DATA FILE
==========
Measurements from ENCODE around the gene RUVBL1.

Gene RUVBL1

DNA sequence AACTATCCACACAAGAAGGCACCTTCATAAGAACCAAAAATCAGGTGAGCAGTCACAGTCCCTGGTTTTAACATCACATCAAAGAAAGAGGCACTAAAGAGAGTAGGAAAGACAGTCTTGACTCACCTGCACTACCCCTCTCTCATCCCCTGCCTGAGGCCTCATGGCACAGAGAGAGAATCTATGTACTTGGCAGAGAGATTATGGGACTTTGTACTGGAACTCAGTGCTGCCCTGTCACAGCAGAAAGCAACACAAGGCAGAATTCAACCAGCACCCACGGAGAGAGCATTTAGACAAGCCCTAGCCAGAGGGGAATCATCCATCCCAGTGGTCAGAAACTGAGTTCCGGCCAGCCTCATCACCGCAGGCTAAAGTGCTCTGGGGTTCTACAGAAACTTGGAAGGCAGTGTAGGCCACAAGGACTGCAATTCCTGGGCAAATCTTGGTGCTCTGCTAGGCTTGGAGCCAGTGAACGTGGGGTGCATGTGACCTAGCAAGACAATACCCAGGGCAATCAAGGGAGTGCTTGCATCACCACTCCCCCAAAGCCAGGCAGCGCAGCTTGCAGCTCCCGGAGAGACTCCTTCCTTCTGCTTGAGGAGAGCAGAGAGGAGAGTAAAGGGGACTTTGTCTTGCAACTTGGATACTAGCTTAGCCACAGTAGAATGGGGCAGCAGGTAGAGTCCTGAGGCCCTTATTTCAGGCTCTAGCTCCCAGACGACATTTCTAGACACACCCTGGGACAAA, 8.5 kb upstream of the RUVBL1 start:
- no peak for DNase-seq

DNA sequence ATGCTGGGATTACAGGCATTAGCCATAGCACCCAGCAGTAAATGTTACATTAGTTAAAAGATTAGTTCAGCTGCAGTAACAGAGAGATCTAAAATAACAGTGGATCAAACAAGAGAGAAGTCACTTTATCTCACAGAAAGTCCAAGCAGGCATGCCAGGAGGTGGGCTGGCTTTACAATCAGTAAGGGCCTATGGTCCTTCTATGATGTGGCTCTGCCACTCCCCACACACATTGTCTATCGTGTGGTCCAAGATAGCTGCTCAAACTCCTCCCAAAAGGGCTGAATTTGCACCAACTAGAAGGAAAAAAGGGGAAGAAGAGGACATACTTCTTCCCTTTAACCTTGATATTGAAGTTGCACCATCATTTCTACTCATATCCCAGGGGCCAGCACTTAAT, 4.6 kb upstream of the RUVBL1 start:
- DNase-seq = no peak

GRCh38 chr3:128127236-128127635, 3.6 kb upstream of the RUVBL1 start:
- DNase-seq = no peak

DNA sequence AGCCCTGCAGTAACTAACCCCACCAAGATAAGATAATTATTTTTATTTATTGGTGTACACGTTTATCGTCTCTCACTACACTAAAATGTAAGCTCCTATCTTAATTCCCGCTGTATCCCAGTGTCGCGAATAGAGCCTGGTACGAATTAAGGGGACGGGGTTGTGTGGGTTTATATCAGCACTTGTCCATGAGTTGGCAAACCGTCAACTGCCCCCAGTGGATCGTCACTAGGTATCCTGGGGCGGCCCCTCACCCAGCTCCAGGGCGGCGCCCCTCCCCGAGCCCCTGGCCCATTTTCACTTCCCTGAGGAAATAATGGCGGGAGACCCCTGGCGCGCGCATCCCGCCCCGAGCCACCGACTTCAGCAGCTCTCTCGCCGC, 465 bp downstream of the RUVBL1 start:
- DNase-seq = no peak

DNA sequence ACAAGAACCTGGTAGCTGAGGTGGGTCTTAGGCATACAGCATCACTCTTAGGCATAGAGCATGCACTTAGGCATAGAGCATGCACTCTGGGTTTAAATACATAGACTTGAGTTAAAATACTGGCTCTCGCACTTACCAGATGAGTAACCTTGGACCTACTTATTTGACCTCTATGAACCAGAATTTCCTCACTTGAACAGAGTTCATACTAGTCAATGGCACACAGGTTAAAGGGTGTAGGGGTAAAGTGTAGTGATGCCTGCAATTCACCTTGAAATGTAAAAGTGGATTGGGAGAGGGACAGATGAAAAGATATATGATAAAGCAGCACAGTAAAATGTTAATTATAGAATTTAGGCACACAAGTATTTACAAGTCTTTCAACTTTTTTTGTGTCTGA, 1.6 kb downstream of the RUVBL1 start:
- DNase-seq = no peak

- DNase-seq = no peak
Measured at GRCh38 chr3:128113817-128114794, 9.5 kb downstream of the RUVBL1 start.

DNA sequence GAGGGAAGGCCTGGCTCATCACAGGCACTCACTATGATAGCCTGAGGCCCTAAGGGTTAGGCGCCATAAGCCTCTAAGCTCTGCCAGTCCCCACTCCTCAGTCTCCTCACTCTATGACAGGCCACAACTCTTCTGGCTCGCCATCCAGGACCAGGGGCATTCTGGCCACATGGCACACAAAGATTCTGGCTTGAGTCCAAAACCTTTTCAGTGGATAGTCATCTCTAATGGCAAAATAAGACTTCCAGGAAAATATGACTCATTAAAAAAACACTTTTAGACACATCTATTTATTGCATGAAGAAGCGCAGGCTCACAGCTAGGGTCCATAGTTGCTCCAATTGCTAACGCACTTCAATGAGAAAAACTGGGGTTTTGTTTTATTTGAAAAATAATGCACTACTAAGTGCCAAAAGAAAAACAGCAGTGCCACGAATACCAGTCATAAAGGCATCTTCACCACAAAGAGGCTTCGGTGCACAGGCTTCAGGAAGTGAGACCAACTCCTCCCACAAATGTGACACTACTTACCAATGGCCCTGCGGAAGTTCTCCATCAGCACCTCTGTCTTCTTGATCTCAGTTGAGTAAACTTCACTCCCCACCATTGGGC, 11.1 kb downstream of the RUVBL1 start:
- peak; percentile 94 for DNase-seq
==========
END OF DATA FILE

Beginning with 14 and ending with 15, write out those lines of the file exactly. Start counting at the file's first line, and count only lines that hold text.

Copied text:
Measured at GRCh38 chr3:128113817-128114794, 9.5 kb downstream of the RUVBL1 start.

DNA sequence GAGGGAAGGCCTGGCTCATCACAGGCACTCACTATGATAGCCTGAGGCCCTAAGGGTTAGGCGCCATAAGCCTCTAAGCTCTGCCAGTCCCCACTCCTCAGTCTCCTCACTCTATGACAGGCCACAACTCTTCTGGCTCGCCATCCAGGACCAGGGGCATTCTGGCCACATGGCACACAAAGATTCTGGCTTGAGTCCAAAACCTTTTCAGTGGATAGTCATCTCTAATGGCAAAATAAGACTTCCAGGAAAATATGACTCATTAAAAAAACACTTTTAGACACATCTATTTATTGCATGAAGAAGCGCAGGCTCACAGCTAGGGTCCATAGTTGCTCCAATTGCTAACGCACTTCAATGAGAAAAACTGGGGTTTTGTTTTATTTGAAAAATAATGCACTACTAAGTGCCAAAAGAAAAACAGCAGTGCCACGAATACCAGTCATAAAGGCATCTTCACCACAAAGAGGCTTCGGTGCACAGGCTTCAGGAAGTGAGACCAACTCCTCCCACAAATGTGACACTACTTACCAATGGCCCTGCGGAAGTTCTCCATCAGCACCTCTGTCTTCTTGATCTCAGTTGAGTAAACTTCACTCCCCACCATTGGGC, 11.1 kb downstream of the RUVBL1 start: